A conversation with Apidura
Apidura is one of the leading providers of ultralight bikepacking products. Developing bicycle packs that don’t require cumbersome racks and can be easily attached to any bike, they are at the forefront of a growing trend in accessible adventure riding. Having recently partnered with Rapha on a new range of packs, we visited Apidura at their offices in north London and spoke to founder Tori Fahey about their home-grown approach to lightweight cycle touring.
How did the idea behind Apidura develop?
My background is in economics and public policy. I’m not a designer or a marketer; I just really enjoy travelling by bike. I’ve been cycle touring for 15 or 16 years, and in 2011, I took some time off to race in the Tour Divide [a 4,400km continent-crossing race from Canada to Mexico]. In that context, a rack and panniers to carry your possessions is not a reasonable option – they’re simply too heavy. That was my introduction to lightweight touring, and it opened my eyes to alternatives to the more traditional touring set up. A couple of friends and I decided to make some touring bags of our own, and a snowflake turned to a blizzard. We didn’t set out to start a brand; we simply wanted to kit out our bikes. A couple of years later, we started trading in the UK.
Approaching a business from this perspective, and making products that you want to use, really helps. I’d say 80% of our process is stripping back and taking our products down to the essentials, which is exactly aligned with the philosophy of bikepacking – removing all the noise and excess and things that don’t add value. Getting down to the simple basics.
Bikepacking is currently enjoying a huge amount of popularity. What do you think has changed?
One of the appeals of bikepacking is that it is much more accessible than traditional touring. You can be anybody; you don’t have to be a racer. Bicycles are a symbol of freedom and independence – and bikepacking is just an extension of that. You can discover your freedom and your independence. It’s like a self-help tool.
Besides a few guys offering custom bags (or off the shelf options with long lead times), making the kind of rackless luggage we offer was something you would have made yourself, and the prospect put a lot of people off. Now, when you see these rackless bags, even if you didn’t think bicycle touring appealed to you before, you can relate to them and think, “wow, I could put that on my bike, maybe I’ll try a little adventure”. Because you can fit these packs on any bike, and it is less burdensome, you can achieve anything from your daily commute to crossing a continent.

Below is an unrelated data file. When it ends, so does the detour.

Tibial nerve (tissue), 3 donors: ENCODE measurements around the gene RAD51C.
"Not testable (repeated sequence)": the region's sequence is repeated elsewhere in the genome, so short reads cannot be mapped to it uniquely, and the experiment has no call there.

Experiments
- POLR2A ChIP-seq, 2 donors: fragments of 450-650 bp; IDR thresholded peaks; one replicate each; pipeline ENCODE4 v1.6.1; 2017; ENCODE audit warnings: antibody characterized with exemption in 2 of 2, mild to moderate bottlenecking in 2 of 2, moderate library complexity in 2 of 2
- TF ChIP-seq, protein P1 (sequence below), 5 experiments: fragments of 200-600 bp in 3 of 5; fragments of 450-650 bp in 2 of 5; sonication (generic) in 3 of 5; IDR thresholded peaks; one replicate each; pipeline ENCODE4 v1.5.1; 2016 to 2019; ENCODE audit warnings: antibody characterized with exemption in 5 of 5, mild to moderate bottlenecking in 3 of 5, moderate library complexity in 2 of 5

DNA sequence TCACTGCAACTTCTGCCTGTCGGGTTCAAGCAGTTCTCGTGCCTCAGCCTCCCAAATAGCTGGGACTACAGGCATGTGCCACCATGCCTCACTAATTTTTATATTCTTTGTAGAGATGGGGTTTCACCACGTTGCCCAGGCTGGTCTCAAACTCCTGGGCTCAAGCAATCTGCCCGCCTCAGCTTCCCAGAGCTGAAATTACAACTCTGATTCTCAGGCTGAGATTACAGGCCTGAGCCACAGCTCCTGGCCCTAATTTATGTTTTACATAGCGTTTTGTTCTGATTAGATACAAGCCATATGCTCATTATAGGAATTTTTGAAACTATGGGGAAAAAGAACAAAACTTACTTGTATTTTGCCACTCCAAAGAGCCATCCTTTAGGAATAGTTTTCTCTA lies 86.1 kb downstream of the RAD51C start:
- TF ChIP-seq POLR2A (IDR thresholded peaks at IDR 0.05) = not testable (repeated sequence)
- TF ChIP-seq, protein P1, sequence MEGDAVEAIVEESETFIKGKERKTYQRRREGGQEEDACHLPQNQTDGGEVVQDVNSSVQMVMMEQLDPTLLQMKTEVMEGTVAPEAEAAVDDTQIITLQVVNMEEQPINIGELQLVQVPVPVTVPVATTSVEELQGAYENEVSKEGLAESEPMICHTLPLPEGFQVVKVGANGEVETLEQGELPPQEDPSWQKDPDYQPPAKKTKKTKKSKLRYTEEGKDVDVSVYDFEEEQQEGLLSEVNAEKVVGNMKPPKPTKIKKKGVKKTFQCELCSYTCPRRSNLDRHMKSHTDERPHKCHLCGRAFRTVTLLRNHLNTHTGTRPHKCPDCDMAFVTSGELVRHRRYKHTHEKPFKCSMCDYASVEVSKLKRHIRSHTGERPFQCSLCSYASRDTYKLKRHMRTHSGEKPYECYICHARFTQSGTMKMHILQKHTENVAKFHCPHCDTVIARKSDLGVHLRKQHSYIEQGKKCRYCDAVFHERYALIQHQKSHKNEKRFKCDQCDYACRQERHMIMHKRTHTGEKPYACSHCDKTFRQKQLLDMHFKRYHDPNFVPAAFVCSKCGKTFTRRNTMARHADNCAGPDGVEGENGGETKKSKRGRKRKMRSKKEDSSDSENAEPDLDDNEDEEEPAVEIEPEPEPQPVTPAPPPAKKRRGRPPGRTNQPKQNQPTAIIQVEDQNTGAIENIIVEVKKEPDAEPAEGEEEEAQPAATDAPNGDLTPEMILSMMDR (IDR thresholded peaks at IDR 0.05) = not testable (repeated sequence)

How did the collaboration with Rapha come about?
It started with a phone call. Alex Valdman, Rapha’s head of design, called me up and asked if we wanted to have coffee and get to know each other. It’s funny, because I didn’t see it coming, but I was relatively new to the UK, so I was just happy to meet some like-minded people in London. The conversation carried on from there.
There’s actually a really strong match between the two brands. Fundamentally, we both want very similar things – to get more people out on their bikes. For us to work with a brand like Rapha is really interesting. We have complementary, rather than competing, product lines so this collaboration has been an easy conversation. We’re both focused on the things we do well, and wanted to make something new together. We’re very excited.
How do you see the bikepacking scene growing?
It’s interesting to look back just five years or so and compare what bikepacking meant to what it means now. There’s been a proliferation of events, from multi-day challenges to 5,000km+ races, and I think this is what draws people’s interests. Not everyone can take part in these races, but even if it gets you thinking about the possibilities, it makes a difference. It changes people’s perspective of their own capabilities.
We’re working to contribute to the future of the sport through product innovation, and also through grass roots support of athletes and organisations who are actively shaping the community. These range from boundary-pushers to storytellers, who all play a critical role in defining and expanding the movement.
One of the reasons why bikepacking has staying power is its subjectivity. The word ‘adventure’ means different things to different people, so bikepacking can be interpreted in many different ways. I hope more and more people get out on their bikes, and Apidura exists to help people do just that.
See the packs
Easily attached to any bike, the Rapha + Apidura handlebar and saddle packs are lightweight, durable and designed to fit with the Brevet credo of ‘pack light, travel far’.